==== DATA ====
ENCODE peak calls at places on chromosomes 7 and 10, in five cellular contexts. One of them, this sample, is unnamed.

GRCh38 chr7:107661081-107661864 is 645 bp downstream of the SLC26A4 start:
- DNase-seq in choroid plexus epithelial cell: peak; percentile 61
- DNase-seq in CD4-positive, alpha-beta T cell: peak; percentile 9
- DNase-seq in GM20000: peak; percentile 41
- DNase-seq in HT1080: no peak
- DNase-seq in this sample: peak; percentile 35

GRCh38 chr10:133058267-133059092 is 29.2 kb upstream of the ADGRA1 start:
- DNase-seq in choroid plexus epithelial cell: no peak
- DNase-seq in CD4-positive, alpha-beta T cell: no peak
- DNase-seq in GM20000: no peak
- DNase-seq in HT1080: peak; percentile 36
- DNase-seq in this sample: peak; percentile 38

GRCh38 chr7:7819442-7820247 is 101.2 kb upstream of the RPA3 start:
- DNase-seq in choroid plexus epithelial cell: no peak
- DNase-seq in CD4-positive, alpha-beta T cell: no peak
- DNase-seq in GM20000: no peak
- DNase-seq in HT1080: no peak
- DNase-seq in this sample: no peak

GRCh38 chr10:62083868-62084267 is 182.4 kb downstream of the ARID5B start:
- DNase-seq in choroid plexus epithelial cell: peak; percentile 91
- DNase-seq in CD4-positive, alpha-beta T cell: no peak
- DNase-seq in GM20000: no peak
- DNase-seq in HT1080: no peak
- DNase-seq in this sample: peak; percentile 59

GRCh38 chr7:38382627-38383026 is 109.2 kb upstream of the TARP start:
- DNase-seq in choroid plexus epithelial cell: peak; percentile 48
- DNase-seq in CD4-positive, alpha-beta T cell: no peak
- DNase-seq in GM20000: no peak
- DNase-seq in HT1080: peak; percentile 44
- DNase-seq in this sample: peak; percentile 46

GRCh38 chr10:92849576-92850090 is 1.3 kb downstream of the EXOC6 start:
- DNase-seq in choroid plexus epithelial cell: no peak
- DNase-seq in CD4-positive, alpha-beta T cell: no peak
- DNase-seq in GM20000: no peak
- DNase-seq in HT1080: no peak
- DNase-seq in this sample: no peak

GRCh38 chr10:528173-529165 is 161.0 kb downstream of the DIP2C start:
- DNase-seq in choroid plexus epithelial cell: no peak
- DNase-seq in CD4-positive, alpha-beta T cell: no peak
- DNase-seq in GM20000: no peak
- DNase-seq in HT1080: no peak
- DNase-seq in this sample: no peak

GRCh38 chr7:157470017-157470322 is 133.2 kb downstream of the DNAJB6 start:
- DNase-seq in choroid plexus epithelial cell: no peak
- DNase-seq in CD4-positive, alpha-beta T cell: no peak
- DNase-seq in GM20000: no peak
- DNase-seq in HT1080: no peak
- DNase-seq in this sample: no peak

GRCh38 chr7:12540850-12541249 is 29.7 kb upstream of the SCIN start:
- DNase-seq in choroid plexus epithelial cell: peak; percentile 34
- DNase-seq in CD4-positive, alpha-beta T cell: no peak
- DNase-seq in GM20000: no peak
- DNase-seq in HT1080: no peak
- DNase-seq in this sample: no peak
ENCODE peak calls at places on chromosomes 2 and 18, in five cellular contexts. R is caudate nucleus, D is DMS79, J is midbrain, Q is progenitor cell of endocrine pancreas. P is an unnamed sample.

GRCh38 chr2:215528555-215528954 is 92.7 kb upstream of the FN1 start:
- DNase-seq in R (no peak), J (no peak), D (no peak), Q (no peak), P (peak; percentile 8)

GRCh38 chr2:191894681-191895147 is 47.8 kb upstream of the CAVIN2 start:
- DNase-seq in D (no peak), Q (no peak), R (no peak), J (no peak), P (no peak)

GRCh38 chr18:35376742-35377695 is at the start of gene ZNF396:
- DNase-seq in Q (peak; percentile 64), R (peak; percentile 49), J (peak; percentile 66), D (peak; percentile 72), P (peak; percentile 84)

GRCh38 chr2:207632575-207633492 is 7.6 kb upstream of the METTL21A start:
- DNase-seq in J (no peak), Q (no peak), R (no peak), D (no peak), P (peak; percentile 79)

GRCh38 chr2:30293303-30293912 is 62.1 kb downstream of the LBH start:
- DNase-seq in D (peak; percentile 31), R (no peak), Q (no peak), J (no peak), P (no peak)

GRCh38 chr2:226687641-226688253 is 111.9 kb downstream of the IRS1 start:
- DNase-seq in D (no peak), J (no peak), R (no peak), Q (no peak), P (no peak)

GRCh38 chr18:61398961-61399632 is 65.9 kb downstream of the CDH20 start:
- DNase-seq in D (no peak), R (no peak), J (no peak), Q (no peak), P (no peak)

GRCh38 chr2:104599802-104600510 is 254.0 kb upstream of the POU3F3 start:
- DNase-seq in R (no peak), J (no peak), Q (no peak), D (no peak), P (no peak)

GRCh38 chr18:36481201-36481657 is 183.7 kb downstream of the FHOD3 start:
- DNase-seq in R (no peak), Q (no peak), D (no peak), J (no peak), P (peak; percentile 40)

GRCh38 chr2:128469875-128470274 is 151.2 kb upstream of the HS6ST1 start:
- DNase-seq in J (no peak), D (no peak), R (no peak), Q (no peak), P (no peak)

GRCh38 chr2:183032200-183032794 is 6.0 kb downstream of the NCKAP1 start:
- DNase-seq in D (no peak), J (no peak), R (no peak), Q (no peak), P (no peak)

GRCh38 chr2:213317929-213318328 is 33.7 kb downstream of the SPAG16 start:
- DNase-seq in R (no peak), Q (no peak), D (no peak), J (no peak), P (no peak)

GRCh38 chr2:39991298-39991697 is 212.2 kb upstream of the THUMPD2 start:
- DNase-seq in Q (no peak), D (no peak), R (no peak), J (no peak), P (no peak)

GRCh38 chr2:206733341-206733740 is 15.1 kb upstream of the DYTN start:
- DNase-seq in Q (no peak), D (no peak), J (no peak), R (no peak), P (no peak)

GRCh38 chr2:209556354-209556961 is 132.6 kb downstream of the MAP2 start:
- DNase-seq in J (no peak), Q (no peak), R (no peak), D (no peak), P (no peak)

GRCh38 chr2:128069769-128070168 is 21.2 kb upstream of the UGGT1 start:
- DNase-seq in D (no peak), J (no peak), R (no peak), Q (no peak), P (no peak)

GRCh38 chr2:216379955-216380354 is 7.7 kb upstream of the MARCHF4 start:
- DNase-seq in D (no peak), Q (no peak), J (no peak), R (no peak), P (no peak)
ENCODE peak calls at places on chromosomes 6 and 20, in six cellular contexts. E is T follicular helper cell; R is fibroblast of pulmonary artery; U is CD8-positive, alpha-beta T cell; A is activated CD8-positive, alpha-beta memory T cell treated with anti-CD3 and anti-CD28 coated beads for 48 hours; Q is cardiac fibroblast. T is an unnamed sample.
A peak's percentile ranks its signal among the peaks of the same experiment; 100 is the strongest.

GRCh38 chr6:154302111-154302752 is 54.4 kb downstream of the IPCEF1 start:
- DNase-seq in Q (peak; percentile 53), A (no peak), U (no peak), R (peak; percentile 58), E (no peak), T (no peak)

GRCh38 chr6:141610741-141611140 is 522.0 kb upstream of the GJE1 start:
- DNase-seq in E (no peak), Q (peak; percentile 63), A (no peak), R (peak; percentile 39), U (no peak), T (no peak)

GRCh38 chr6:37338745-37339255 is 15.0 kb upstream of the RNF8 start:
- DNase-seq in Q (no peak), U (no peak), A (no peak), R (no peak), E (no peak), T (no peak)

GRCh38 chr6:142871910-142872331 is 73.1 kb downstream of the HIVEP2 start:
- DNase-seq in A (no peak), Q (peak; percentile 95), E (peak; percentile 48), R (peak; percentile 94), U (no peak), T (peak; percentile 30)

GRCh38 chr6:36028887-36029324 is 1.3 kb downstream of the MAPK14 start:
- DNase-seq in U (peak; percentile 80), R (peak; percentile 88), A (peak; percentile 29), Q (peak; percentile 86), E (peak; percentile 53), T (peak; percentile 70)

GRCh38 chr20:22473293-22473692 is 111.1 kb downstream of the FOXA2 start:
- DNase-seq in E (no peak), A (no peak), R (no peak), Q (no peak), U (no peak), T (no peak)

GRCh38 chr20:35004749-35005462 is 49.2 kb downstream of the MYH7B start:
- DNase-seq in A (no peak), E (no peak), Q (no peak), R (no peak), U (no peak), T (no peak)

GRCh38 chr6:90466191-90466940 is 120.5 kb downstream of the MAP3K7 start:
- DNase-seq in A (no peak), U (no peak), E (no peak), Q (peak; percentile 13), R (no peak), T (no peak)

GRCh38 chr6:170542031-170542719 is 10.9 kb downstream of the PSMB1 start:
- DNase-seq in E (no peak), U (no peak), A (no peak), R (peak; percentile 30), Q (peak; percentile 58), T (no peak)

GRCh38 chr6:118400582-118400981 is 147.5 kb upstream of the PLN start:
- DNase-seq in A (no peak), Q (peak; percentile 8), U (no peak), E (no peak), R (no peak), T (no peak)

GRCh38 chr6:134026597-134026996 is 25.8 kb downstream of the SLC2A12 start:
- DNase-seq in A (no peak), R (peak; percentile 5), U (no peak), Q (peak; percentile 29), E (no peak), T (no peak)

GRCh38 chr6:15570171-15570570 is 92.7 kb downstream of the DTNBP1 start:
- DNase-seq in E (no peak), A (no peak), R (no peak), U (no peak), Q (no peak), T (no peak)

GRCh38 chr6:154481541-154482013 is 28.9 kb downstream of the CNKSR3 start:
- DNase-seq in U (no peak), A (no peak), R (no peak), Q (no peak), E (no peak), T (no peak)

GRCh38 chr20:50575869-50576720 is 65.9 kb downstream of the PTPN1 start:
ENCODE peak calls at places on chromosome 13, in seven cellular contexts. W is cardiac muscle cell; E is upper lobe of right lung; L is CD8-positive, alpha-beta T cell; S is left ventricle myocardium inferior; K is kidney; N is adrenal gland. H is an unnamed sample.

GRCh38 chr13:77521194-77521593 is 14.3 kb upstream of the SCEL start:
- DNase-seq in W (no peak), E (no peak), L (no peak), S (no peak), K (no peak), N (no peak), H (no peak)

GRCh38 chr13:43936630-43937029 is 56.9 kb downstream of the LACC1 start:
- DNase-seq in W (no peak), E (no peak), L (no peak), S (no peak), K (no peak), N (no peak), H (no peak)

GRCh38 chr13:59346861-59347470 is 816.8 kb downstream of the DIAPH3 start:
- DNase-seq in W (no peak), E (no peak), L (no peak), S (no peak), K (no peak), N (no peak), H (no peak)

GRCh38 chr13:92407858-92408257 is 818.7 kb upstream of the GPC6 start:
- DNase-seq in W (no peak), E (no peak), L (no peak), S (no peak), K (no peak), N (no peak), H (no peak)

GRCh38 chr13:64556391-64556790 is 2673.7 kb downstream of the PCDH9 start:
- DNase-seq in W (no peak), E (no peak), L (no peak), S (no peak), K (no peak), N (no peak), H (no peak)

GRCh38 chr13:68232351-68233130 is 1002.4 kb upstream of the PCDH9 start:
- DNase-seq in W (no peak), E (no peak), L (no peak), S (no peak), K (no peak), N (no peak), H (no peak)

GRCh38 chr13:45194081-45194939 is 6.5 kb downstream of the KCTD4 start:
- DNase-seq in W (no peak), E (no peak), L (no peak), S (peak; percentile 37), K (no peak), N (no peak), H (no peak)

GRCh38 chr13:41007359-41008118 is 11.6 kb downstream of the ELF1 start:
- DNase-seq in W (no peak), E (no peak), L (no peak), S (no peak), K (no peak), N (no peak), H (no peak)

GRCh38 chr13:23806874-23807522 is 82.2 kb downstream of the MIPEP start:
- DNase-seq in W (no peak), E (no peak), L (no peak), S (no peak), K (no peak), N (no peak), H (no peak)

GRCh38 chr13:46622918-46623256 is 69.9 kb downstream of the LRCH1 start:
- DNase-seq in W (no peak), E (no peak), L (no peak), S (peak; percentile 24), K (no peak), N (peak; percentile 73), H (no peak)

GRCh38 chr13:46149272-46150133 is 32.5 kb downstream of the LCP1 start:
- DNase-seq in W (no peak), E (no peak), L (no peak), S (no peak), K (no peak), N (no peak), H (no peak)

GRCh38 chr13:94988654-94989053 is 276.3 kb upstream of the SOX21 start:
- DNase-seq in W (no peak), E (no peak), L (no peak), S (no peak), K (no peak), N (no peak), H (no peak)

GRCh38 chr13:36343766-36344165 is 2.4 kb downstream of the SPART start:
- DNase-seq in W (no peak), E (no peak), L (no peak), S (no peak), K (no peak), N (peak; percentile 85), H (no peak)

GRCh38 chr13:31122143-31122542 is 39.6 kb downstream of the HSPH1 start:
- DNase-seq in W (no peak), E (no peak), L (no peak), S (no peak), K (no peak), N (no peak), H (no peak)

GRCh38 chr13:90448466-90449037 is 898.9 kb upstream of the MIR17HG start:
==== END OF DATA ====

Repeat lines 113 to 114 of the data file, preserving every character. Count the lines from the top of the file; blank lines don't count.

GRCh38 chr6:134026597-134026996 is 25.8 kb downstream of the SLC2A12 start:
- DNase-seq in A (no peak), R (peak; percentile 5), U (no peak), Q (peak; percentile 29), E (no peak), T (no peak)